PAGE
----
Yesh Atid MK Yaakov Peri announced Wednesday his intention to resign from the Knesset and "take a time out from public activity."
A month ago, investigative TV show Uvda reported that Peri had failed a polygraph test after allegedly leaking information to Shas Minister Aryeh Deri about an investigation against him in the 1990s.
Pnina Tamano-Shata, who served in the previous Knesset, will replace Peri in the Israeli parliament.
"I've never hidden the fact that heart problems prevented me from completing a full military service. In recent months, different elements are trying to undermine my credibility and my many years of work for the State of Israel," he charged, adding, "My whole life I fought, worked and was even wounded as part of my job in the Shin Bet."
"In light of the fact that the systematic reports cast a heavy shadow on my many years of work for the fortification of Israeli security and the values represented by the Yesh Atid party, I've decided to take a time out from my public activity and submit my resignation from the Knesset," he said.
The Yesh Atid Party said, "We respect Peri's decision to resign from the Knesset. Peri served in the Shin Bet for more than 30 years, during which he was seriously wounded and then returned to service. Peri's contribution to the fight against terrorism and to the fortification of Israel's security will be to his credit for many years to come."
Following news of Peri's resignation, Uvda tweeted that a new investigative report about Peri was scheduled to air on Wednesday evening.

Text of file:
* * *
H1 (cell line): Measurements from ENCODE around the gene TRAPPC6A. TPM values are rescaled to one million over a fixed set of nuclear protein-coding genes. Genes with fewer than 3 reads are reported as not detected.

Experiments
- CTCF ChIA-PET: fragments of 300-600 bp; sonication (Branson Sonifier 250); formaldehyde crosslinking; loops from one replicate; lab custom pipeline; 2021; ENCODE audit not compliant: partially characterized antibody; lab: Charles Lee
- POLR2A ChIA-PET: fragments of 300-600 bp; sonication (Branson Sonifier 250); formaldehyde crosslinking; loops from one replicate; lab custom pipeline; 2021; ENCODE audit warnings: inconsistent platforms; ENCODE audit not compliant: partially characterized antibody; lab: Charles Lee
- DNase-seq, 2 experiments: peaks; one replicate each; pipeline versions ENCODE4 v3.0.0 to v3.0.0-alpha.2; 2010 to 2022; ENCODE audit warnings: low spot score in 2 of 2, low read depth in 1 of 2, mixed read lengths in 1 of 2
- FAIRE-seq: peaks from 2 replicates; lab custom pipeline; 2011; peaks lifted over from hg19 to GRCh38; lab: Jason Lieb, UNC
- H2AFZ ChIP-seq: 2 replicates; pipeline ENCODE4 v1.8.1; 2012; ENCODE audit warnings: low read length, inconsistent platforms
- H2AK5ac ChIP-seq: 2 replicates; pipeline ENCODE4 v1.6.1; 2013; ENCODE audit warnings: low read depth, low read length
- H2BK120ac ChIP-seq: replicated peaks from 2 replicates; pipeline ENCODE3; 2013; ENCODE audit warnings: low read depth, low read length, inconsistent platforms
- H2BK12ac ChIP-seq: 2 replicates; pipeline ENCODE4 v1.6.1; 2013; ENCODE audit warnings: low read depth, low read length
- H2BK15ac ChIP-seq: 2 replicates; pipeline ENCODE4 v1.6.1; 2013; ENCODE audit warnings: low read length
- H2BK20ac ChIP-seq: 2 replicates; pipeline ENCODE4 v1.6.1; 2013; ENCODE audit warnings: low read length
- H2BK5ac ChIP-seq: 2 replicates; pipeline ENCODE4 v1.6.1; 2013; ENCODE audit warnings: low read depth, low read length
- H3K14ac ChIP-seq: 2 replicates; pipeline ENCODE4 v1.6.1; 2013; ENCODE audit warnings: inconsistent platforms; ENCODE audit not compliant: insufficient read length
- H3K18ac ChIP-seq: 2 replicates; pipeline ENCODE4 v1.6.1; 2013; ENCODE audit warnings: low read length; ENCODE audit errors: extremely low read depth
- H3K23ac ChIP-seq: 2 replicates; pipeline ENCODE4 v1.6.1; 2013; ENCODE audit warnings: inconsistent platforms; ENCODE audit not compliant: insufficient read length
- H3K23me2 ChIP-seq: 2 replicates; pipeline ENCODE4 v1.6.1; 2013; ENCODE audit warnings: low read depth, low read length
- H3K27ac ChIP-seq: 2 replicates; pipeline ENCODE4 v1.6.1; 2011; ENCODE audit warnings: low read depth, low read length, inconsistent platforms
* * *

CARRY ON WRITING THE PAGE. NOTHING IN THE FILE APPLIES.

Last month, Peri provided his version to the allegations against him. "As part of my job as the Shin Bet director, Minister Deri and I had an ongoing working relationship. During the investigation against him in the early 1990s, Minister Deri complained to me about the investigation and stated as a fact that he was being wiretapped. He said (investigators) were being cruel to him, harassing him. He spoke about this to everyone. He never asked me to interfere and never asked anything on this matter, and I of course never responded to his remarks," Peri said.
He said he agreed to take a polygraph test "without hesitation" because "I didn't have then—much like today—anything to hide on this matter."
Peri further explained that a polygraph test "is done in several rounds, which are all part of the same test. I did two tests, one of them included two rounds. I can tell you with full confidence that many times, the results are not unequivocal."
He noted that the case against him was closed, saying "the investigative team didn't find any evidence in order to prosecute, as they themselves were aware of the limitations of the polygraph machine."